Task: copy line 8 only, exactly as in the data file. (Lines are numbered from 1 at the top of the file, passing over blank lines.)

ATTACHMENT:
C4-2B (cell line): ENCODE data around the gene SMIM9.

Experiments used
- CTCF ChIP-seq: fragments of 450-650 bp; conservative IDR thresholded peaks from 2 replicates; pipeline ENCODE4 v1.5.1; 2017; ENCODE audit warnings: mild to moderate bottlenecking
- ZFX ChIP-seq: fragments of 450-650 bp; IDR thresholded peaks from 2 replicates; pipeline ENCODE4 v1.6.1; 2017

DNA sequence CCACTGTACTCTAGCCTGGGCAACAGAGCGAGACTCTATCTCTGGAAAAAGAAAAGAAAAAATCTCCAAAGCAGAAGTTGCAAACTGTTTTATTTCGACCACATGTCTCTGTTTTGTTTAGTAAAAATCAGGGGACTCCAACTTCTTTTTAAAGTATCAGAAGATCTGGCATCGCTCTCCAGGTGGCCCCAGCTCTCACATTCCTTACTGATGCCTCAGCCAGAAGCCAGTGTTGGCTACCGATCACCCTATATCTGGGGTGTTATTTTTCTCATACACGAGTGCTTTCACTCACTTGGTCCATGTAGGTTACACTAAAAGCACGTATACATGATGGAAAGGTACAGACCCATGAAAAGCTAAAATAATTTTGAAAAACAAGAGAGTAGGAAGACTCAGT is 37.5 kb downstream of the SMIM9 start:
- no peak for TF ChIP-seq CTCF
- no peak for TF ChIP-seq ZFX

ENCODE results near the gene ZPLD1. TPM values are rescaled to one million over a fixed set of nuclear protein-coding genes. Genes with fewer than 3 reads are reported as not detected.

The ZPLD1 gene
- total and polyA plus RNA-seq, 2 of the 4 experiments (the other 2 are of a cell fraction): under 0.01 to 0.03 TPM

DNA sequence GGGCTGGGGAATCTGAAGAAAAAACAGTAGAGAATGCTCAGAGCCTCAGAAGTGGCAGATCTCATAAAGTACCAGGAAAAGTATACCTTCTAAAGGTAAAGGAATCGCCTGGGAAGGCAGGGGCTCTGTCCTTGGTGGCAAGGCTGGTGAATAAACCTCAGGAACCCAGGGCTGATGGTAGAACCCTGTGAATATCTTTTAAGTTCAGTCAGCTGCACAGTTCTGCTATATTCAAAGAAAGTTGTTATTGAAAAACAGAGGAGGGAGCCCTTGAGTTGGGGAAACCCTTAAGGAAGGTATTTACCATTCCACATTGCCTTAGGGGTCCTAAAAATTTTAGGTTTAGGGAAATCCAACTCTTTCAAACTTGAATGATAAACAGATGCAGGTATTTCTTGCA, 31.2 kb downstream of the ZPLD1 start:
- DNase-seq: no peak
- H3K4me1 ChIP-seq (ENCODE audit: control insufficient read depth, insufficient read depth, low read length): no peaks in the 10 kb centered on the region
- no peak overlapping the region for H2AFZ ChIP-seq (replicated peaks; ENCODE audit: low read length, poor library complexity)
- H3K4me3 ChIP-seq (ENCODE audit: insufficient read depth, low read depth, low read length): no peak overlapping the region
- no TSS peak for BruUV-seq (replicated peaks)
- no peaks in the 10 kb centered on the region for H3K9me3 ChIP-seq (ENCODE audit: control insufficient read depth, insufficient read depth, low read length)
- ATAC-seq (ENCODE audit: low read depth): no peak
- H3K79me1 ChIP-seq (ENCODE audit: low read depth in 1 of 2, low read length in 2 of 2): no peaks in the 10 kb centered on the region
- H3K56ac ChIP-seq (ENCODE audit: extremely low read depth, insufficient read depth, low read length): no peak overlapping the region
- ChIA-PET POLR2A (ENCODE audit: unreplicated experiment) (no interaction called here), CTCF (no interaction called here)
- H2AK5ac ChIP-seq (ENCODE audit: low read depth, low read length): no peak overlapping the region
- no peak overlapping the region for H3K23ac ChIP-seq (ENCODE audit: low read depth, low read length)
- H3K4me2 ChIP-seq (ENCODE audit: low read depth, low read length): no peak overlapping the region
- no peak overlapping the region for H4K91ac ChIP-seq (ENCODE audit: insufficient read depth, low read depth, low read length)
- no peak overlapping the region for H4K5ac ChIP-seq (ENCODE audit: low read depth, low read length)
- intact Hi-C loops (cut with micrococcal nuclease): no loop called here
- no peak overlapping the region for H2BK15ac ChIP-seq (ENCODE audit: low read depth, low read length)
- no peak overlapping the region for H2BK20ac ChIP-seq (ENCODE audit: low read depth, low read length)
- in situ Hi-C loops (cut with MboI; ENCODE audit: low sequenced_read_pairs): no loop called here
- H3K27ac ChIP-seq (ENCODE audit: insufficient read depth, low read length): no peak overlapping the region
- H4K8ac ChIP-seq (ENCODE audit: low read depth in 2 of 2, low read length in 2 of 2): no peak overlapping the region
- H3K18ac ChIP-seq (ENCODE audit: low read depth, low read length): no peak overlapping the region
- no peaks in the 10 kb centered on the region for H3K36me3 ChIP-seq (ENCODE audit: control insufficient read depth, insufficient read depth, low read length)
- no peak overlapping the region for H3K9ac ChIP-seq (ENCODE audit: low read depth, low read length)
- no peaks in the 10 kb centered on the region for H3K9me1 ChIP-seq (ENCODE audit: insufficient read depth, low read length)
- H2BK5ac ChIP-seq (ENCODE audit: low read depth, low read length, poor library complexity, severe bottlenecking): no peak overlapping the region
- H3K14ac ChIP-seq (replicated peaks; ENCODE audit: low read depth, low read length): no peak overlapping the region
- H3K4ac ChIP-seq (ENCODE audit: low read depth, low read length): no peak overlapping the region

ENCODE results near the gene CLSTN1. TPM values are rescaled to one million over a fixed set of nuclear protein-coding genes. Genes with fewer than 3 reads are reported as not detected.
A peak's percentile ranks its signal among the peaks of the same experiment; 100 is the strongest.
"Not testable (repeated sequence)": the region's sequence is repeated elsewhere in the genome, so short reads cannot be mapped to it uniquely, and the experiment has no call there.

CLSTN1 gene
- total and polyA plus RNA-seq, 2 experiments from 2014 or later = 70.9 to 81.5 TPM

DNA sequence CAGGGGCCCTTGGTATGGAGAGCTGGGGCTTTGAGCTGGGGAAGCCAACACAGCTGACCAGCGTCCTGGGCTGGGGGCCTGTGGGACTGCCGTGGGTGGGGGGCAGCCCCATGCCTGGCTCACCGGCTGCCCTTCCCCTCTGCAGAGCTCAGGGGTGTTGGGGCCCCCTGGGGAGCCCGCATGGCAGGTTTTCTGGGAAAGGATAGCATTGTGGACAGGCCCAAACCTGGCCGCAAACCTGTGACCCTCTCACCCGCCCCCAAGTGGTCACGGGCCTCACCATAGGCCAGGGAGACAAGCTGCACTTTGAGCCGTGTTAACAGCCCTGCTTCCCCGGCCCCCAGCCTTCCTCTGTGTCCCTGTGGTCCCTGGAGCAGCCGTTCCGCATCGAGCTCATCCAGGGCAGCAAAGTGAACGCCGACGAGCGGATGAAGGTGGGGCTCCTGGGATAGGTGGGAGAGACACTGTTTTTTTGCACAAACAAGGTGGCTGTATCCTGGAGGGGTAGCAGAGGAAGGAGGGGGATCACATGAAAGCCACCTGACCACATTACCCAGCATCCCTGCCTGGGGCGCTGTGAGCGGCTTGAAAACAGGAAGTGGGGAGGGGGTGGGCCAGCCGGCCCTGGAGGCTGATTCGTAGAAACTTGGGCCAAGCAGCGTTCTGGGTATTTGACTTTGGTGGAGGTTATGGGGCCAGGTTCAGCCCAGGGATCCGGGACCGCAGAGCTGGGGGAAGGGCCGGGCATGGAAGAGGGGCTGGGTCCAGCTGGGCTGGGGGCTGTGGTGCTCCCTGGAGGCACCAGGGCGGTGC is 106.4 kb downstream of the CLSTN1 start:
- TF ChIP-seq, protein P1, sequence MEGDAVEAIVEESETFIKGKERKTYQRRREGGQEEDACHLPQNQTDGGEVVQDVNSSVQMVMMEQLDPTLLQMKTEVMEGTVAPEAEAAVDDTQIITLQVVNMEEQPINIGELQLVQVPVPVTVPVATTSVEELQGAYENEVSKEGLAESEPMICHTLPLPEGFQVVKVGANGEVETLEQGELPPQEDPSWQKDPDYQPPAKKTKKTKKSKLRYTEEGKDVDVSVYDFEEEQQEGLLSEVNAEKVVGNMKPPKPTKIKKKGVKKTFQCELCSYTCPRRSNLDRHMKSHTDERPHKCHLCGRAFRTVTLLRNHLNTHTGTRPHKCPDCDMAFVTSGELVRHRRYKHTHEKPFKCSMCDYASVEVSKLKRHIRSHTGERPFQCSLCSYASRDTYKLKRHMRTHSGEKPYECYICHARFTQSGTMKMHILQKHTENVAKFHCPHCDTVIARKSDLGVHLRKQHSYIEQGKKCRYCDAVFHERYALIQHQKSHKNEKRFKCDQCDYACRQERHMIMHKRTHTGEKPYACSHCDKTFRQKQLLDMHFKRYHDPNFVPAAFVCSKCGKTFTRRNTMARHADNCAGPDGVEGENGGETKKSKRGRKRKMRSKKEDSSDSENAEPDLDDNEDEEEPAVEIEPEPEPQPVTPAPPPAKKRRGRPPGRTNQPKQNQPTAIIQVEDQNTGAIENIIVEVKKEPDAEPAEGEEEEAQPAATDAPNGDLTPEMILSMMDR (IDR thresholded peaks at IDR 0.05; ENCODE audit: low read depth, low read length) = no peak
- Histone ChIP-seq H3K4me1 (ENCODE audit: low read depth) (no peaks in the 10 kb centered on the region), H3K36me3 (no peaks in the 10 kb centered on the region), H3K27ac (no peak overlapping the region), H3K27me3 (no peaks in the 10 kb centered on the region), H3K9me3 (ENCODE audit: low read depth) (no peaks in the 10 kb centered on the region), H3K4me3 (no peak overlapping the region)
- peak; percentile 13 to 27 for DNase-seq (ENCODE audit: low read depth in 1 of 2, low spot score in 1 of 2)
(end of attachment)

ENCODE results near the gene ZPLD1. TPM values are rescaled to one million over a fixed set of nuclear protein-coding genes. Genes with fewer than 3 reads are reported as not detected.